Munoz's chief complaints are shared industrywide: high taxes and environmental regulations that have driven up the cost of metal finishing, giving competitors in neighboring states an advantage.
Those kinds of gripes crossed ethnic lines. In fact, members of all minority groups were as troubled by taxes, regulation and the dearth of skilled labor as whites. Those concerns, often most pressing in times of growth, indicate that minority businesses have a strong foothold in the region's economy, analysts said.
"It tells me that many of those businesses have entered mainstream markets," said Linda Griego, formerly the head of RLA, created after the 1992 riots to help guide the Los Angeles economy out of crisis.
The common complaints should also send a strong signal to public officials, said William B. Gartner, who teaches entrepreneurship at USC's Marshall School of Business and who conducted the survey for The Times.
"This is an issue where not only the county but the city governments can have an impact on the growth and development of minority firms, and it's the same issue for white firms," he said.
Differences in Worries About Crime
Still, minority business owners overall reported acute concerns with issues that white entrepreneurs ranked low on their list.
For example, 12% said graffiti, vandalism and other damage to property was a "critical problem" in the previous year, compared with 5% of white business owners. They also called burglary and robbery a critical issue at more than three times the rate of white entrepreneurs, and said the same of drugs and loitering at four times the rate of whites.
The numbers are a reflection in large part of the views of Asian business owners, who were far more likely to call crime a critical problem than any other group. Asians were also more likely to link crime to business stagnation. Nineteen percent said it "very often" prevents them from doing things they want with their businesses, compared with only 3% of whites.
Petty crime tends to affect retail businesses more than enterprises in other sectors, and U.S. Census figures show more Asians are involved in retail than any other group. In addition, memories of the riots linger despite strides toward mutual understanding in Southern California's Korean and black communities.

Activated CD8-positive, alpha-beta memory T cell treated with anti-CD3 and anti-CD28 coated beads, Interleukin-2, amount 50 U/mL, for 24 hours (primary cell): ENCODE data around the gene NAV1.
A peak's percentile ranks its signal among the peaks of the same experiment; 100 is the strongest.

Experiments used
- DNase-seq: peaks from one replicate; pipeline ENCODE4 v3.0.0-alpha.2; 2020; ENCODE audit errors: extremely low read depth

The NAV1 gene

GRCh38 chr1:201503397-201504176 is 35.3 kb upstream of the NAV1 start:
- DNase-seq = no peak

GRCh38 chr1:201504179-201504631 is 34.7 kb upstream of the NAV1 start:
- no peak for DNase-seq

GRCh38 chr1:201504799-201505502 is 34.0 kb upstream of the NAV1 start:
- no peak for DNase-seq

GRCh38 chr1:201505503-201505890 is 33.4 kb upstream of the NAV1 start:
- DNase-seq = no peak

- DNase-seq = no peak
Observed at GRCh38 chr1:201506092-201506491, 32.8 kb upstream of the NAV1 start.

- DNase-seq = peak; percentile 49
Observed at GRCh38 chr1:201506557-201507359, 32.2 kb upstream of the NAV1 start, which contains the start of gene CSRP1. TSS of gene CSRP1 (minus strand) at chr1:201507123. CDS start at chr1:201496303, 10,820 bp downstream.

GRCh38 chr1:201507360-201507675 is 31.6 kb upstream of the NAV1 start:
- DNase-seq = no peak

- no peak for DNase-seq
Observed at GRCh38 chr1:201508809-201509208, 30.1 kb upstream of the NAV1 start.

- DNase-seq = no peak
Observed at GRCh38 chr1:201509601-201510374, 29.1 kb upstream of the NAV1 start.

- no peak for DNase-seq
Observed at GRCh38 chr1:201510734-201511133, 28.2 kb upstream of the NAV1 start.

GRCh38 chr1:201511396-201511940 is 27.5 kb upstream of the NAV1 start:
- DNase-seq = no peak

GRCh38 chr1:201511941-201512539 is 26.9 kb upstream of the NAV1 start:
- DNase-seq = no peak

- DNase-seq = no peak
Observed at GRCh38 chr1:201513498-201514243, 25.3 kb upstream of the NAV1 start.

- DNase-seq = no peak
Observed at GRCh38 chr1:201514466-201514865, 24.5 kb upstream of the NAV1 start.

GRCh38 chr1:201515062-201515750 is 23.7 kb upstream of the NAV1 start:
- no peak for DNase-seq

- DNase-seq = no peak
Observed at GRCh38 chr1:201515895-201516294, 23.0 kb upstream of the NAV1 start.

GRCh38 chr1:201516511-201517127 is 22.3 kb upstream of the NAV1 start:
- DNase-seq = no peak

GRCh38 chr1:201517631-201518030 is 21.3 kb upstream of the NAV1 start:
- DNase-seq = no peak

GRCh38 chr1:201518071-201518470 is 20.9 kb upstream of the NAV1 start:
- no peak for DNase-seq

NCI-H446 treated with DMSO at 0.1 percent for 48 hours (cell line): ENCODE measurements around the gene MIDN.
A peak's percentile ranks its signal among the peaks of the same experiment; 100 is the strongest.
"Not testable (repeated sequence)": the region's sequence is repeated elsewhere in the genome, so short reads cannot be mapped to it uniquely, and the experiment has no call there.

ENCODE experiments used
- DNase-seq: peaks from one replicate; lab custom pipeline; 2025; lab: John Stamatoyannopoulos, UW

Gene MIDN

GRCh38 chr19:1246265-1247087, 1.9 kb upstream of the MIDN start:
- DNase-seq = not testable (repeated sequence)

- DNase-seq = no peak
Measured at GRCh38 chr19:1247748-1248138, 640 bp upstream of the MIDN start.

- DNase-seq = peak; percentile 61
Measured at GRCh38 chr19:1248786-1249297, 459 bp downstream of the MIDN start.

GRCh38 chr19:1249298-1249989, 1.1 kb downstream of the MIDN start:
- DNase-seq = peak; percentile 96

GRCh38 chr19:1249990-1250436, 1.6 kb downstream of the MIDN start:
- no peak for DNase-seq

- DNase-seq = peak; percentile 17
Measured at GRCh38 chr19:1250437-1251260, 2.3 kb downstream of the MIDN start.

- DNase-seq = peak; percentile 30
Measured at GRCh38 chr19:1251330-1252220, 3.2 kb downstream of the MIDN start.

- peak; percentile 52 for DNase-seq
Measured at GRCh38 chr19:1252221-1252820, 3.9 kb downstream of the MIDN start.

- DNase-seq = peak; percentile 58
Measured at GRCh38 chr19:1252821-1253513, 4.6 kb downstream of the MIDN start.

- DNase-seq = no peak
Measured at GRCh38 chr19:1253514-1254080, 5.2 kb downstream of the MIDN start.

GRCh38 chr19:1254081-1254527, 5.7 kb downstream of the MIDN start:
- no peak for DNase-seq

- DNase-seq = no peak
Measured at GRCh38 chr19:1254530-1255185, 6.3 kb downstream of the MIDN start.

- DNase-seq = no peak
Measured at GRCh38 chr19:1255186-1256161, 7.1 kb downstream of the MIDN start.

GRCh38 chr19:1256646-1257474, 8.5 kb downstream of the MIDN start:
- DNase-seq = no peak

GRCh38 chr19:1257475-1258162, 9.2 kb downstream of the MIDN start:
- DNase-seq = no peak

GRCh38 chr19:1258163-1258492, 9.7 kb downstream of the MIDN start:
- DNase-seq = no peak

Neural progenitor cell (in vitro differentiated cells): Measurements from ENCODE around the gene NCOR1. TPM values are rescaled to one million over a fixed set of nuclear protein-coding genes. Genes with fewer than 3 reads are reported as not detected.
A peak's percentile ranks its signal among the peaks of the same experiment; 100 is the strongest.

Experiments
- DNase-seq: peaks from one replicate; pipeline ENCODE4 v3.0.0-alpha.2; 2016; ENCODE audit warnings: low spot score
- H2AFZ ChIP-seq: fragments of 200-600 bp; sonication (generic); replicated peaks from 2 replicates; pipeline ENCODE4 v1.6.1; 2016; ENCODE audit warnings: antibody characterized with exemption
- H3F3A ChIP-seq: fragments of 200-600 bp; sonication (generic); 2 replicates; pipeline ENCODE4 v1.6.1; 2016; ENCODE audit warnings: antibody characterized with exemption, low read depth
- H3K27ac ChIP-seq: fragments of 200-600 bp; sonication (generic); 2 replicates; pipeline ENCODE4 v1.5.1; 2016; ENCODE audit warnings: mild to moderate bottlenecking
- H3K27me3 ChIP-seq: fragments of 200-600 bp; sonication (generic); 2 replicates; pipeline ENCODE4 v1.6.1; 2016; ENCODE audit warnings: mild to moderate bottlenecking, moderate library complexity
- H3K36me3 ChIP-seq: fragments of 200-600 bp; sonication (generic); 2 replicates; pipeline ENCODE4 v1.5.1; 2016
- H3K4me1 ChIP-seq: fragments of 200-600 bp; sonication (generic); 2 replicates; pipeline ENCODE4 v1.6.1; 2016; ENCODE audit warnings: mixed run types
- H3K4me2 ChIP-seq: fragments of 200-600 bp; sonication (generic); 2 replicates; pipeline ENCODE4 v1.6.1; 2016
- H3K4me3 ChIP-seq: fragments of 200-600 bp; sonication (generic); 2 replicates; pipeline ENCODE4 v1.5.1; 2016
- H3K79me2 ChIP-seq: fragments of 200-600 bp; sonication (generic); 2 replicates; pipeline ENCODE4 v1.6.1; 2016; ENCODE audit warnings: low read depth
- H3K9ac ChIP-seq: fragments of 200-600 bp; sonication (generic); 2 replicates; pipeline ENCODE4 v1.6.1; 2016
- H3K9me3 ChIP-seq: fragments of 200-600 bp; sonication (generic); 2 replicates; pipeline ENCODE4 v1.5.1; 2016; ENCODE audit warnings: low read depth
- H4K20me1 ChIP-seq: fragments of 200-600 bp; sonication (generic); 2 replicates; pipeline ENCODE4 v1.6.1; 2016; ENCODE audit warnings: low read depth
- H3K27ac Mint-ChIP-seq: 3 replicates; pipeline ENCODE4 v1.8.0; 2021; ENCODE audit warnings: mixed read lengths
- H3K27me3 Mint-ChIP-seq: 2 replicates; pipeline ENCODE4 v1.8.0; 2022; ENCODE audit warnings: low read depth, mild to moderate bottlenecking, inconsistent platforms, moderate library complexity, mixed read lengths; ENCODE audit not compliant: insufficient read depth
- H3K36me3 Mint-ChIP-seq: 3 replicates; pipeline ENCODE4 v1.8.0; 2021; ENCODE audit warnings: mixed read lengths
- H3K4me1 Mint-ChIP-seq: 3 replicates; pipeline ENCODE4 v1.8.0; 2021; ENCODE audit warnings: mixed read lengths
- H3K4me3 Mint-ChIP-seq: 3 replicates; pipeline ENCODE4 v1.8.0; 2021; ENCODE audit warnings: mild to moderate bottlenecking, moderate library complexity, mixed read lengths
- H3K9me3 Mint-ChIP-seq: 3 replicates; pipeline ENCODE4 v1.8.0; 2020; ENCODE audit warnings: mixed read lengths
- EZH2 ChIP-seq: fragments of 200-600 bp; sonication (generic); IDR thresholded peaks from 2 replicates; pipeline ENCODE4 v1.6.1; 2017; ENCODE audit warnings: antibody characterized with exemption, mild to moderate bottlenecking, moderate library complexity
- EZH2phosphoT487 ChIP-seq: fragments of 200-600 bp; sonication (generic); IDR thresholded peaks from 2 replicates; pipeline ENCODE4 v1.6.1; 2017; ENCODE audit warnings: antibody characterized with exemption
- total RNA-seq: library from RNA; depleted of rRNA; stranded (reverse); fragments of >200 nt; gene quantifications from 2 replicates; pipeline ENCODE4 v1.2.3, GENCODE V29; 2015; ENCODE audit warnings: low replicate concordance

Concern About 'Asian Bashing'
William Yang, a board member and past president of the Los Angeles-based Asian Business Assn., said reports of new incidents of crime victimizing Asians has caused concern overall about "Asian bashing syndrome." He added that many foreign-born Asians were accustomed to the protection of their own security forces in their home countries and strongly support law enforcement.
Dissatisfaction with location among minorities was reflected in the survey in other ways: More than 12% of minority entrepreneurs said they are considering moving their business to another part of Southern California, compared with only 7% of whites.
Minorities also differed from white respondents significantly on the issue of financing.
African Americans and Latinos reported using commercial bank loans less over the last year than did other groups. Meanwhile, greater numbers of minorities than whites turned to personal bank loans to bolster their businesses, and were much more likely to use loans from family and friends. Minority businesses also had less access to credit from suppliers: Whereas 27% of whites reported using it in the last year, only 20% of minorities did.